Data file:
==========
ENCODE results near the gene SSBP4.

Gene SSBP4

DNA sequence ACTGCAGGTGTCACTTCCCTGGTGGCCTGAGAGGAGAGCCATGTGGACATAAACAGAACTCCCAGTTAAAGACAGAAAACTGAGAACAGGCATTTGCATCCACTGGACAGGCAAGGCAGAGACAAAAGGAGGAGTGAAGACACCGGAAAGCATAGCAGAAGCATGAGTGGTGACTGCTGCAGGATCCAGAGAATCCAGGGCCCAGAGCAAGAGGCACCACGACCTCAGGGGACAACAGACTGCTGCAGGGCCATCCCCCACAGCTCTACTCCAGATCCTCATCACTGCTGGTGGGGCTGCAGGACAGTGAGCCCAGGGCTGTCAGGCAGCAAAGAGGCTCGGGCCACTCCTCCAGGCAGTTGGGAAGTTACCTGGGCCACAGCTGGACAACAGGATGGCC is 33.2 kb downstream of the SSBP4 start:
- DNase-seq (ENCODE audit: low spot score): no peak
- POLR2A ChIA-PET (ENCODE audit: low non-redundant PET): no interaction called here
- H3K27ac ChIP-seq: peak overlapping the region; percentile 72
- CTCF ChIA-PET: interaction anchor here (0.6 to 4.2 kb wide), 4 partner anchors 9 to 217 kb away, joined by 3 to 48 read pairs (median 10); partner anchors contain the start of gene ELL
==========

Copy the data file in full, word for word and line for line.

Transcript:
ENCODE results near the gene SSBP4.

Gene SSBP4

DNA sequence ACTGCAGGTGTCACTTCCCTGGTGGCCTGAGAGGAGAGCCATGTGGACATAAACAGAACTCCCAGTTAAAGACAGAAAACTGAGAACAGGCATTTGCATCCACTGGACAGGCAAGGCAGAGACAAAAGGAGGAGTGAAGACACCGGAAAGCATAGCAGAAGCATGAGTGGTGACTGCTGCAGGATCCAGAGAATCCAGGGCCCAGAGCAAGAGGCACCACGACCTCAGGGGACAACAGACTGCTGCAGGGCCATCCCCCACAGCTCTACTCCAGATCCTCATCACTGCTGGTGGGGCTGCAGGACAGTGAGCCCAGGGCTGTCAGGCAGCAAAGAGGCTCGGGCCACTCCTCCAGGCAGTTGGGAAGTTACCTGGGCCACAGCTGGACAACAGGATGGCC is 33.2 kb downstream of the SSBP4 start:
- DNase-seq (ENCODE audit: low spot score): no peak
- POLR2A ChIA-PET (ENCODE audit: low non-redundant PET): no interaction called here
- H3K27ac ChIP-seq: peak overlapping the region; percentile 72
- CTCF ChIA-PET: interaction anchor here (0.6 to 4.2 kb wide), 4 partner anchors 9 to 217 kb away, joined by 3 to 48 read pairs (median 10); partner anchors contain the start of gene ELL